It has not been easy - there have been highs and lows and right now we face the most difficult period that any of us can remember. More difficult than in the civil war, more difficult than when UN sanctions were imposed, more unsettled for everyone, but especially for those who have no alternative places to live. It is not going to get any easier and we must again make choices, to stay; to flee; to fight, to coexist.

For those of us who choose the hard road, we can draw comfort that there will come an end to this evil regime that has made such a mess of things. That is the way of life, of history - life is linear. For those responsible for this awful mess, life must be a nightmare - like being tied to a stinking corpse and unable to let go or get rid of this terrible burden. For those responsible for killings and murder and even worse, they must live with the ghosts of their past, unable to leave them behind; they will follow them to their own graves and deny them peace.

But what of those of us who stay with the tough road we are on? How do we survive, live our lives to the fullness of what is on offer? I have found that in every thing that happens to me there is a path of hope and faith, which constantly surprises. In the darkest times there is light and that light banishes the darkness, in fact the darkness flees from this light. In times of need, something always happens to ensure we find that all our needs are satisfied.

But more than that - life does not consist of what we eat or we wear, or in what sort of house we live. It is much more based on what we do with our lives and the contribution we make to the lives of those who live with us. We live rich, interesting lives that face daily challenges to our initiative and ingenuity. We are surrounded by life - relationships that keep on growing. The acceptance and recognition of others and the fantastic experience of life in such a country with its beauty and variety.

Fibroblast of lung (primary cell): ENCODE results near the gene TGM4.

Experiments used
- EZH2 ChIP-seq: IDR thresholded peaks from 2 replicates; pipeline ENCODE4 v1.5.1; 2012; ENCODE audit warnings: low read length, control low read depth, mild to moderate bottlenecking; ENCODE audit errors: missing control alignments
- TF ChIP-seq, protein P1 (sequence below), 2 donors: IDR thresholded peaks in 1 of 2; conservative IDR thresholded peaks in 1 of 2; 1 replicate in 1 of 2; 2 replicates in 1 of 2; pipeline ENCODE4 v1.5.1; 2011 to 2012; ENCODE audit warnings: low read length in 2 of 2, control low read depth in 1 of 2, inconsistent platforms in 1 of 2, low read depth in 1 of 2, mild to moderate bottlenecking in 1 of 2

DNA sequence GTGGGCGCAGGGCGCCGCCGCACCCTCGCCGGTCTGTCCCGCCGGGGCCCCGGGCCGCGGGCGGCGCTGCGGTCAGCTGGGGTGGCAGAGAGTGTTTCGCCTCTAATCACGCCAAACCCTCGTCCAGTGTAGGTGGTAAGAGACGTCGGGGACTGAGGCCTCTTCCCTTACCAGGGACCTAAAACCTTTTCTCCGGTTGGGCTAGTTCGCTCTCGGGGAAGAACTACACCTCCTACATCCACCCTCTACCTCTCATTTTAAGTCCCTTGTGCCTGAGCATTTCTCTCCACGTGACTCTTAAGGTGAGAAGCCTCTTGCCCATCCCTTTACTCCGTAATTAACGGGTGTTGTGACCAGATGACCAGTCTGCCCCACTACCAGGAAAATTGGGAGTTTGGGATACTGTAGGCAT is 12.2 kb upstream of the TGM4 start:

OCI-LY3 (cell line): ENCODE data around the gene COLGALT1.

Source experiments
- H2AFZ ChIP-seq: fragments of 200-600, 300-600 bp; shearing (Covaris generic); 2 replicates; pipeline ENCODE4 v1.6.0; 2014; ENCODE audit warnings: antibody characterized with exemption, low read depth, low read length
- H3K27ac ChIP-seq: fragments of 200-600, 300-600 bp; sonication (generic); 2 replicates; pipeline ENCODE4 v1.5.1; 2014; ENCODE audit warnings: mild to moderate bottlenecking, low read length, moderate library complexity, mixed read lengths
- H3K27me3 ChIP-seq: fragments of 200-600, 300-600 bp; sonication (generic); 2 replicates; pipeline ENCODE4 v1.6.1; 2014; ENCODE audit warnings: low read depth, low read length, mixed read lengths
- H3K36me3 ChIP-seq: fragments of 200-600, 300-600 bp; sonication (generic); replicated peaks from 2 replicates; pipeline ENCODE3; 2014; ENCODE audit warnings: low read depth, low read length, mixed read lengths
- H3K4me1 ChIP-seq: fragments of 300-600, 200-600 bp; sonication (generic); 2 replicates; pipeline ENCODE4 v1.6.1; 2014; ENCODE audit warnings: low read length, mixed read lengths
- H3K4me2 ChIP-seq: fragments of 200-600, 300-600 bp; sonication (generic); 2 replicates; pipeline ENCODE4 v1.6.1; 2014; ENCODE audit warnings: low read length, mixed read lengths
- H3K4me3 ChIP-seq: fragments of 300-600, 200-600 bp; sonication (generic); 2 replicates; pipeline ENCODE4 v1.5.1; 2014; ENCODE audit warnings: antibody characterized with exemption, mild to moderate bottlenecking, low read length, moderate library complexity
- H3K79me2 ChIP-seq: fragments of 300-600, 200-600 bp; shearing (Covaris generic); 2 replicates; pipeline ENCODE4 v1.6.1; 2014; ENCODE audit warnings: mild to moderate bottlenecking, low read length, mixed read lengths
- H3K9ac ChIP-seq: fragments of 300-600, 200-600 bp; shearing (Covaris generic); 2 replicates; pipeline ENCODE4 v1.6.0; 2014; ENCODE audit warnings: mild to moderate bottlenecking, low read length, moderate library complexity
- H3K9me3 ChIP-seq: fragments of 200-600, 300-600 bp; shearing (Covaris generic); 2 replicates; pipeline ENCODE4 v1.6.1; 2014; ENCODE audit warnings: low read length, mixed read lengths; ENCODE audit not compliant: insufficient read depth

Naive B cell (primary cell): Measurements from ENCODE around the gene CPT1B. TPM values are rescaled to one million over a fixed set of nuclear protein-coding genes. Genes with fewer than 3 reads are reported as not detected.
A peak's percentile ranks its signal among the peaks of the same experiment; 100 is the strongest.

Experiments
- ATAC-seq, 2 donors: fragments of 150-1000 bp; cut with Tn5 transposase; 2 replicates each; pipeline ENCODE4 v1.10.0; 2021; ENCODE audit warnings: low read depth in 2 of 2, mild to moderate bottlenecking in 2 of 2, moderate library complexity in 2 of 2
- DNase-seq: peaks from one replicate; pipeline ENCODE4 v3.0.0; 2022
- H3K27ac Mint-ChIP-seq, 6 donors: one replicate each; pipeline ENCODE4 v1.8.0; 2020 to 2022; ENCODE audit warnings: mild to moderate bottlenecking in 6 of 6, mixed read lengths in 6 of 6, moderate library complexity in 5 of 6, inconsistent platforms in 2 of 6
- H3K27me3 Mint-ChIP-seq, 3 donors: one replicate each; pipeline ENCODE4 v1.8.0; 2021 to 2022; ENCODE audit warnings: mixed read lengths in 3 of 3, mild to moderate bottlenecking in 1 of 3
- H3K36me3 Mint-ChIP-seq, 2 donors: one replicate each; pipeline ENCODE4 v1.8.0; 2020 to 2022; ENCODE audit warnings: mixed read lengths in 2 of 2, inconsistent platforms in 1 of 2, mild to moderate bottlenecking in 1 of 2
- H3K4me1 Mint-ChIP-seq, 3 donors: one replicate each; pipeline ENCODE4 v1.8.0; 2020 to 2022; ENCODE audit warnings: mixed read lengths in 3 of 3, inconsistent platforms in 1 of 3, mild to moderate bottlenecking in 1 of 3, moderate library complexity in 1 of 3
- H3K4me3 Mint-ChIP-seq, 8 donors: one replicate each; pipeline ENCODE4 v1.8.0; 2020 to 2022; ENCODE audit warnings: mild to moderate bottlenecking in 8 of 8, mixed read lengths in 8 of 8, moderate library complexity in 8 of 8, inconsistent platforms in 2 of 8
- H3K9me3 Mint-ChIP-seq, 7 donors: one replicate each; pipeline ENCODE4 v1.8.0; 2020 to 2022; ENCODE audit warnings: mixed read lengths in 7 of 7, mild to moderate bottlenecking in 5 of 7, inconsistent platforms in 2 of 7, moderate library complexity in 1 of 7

The night skies alive with stars, the warm yellow autumn moon, the cool mornings heavy with dew and birdsong. The blazing evening skies and the vast spaces of bush in every color and shape. The great rivers and lakes, the splash of tiger and bream and the sullen stare of a lion in the shade.

The fight for basic human and political rights, which others take for granted, and which are now denied to us as a people. The struggle for freedoms that others in developed countries no longer even think about and take for granted. The constant battle to keep our businesses afloat and to somehow stay on top of rising costs and falling currency values. Our lives are so rich its sinful and I feel sorry for those who do not have these challenges to meet every day.

Life is linear but that does not mean we are not called to live life out in all its fullness and potential. Only in struggle do we write great music and recognize beauty. I am sorry for Mugabe and his collection of goons because they have missed all this and worse - they now have to live with the consequences of their actions. Am I doubtful about the final outcome? Never - I have read the Book - in the end we win!

Eddie Cross
Bulawayo, 5th June 2005